A day late and a dollar short this year unfortunately! While I’d started to design these a couple of weeks ago, time got the best of me and alas, I’ve missed the boat in terms of getting these out before the launches. However, I can assure you these designs were started well before the launches, and therefore haven’t taken inspiration from any of the recent launches. In any case, here are my F1 mockups for the 2018 season, in reverse alphabetical order for something different.
Every year I try to give the Williams a different look and feel, and while I went retro last year, I’ve gone with something (just about) substantially different for 2018. The Martini stripes are a lot more versatile than they look at first glance, and by simply placing them diagonally and against the grain of the car as opposed to the usual sweeping curves, it gives the livery a fresh new look.
However, I haven’t ignored the curves of the car entirely, sharply ending the stripes along the natural body lines on the nose, sidepod and rear wing endplate, as well as to leave a space for the Martini logo.
The actual 2018 car has followed the same theme of the last few years, they have added a large sweeping chunk of grey to fill up some white space. I wonder how it would have looked in navy blue.
This is one livery I would be very happy to see stay the same in 2018. The vibrant blue and red, and sleek silver were a welcome change after 11 years of bleh, so I’ve made sure to keep true to the 2017 colour scheme.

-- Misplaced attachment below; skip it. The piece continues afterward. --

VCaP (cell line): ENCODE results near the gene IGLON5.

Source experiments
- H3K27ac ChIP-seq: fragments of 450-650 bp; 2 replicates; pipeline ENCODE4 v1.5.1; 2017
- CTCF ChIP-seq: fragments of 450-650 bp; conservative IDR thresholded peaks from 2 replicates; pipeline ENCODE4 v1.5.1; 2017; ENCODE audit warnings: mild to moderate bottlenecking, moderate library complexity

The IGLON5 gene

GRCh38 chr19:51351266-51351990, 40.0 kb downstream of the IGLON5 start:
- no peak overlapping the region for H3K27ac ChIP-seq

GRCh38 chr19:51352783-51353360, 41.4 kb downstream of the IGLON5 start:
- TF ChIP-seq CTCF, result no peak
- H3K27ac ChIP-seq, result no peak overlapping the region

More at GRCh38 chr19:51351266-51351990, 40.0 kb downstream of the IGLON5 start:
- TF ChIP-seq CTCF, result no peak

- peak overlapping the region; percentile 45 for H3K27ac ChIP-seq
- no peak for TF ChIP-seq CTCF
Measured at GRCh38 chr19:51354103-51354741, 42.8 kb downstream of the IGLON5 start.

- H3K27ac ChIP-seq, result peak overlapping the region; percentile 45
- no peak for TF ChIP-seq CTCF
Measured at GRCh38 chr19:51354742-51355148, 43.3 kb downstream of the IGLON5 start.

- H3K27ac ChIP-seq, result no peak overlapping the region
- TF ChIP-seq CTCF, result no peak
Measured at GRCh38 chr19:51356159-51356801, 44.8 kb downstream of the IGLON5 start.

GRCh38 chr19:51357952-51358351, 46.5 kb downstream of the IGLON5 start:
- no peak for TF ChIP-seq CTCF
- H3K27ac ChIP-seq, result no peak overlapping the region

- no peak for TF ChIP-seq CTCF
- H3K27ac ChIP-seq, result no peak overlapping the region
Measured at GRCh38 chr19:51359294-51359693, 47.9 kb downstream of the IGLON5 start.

The simple silver bull stays, and the red line isn’t too different from the actual 2017 livery. The slight changes are that it ends at the sidepod and the second half is moved to the sidepod from above it, and that there is a bull pattern in a slightly darker red just for something different.
For the first time ever, don’t change, Toro Rosso!
Everyone was excited by the possibilities opened by Sauber’s new partnership with Alfa Romeo. Red was on the cards with the launch of the partnership and the actual 2018 didn’t deviate much from this, but my heart was set on the beautiful metallic dark red.
I thought it was a waste to not expand that lovely colour further along the car, so took the liberty to place it all over the top, whilst keeping the sides mainly white. Extending the red along the top helps the flow of the car, where keeping it just on the engine cover gives the impression of a lack of care in the design (just seems a little boring in application in the link above). Some extra flashes of red line the larger red sections and helps fill up the car, despite the void that is the Sauber sidepod of late. I’ve also managed to keep this two tone, although realistically I should have added some blue, given that is Sauber’s team colour.